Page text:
2. … because it’s not a big deal. We will be making a lump sum payment for the year in December, and any money we put aside in September that didn’t go towards that monthly payment will go towards the big payment …
  3. … only we didn’t end up having any extra for September because of over $1,500 worth of van repairs.

So it actually worked out very well.

My discretionary account: hard to release judgment

The other subplot developing in these monthly reports is about progress in my discretionary debt payoff. DH and I give ourselves a generous discretionary allowance each month, and he is way better at managing his than I am at managing mine. While he has saved and even invested from his, I have gone into debt with mine. Ugh!

Willpower hasn’t been the answer, so in the last couple of months, I’ve been trying what I call no-judgment-tracking of my discretionary spending. I just deleted the mark of C that I originally included in the subtitle for this section. I’m SO programmed to evaluate! Releasing judgment is not as easy as it sounds. My goal here is simply to track – NOT to evaluate or come up with better strategies or to seek advice. None of the above works. I know! (This is a very stubborn issue.) My hope is that a heightened awareness of my discretionary spending will lead to my successful management of it – in the black instead of the red.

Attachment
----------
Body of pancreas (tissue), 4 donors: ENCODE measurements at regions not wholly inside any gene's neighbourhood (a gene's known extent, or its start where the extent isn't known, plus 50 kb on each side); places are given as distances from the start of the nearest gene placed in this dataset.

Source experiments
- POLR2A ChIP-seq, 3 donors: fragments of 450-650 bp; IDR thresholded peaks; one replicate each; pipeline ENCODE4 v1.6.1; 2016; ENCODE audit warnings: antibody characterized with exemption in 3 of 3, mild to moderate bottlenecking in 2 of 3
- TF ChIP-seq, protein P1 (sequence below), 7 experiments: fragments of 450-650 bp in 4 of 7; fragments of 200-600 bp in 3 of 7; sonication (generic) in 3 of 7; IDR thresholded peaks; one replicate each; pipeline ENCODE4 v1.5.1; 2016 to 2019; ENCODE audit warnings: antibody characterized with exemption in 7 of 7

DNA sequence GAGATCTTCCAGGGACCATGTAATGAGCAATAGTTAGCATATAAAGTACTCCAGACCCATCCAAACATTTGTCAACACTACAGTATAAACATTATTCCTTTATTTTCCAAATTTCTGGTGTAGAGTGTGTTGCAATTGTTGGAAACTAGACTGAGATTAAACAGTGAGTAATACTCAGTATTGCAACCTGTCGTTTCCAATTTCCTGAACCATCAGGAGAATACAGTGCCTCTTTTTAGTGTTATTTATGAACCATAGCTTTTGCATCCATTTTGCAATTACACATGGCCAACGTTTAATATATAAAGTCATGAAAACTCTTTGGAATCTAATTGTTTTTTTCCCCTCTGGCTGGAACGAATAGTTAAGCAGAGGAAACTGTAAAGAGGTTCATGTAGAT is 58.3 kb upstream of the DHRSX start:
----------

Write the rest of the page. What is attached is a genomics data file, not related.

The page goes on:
No-judgment-tracking for September

First item of awareness: I really have a hard time keeping a steady log of my discretionary expenditures. It’s not from forgetting or not having time for it. It’s from shame. But what does shame come from? Judgment! I’ll do my best to stare down that shame – AND the judgment behind it – through October. For now, despite my digging around to fill in the blanks, I can only work with an incomplete record of my September spending.

Some day, I’ll be brave enough to include actual dollar amounts, but for now, here is where the money went:

  • pizza party at a mini high school reunion (We all chipped in.)
  • birthday celebration for DD2
  • birthday gift for DD2
  • tip for hairdresser
  • tip for restaurant server (The meal itself was covered by a gift card given to us.)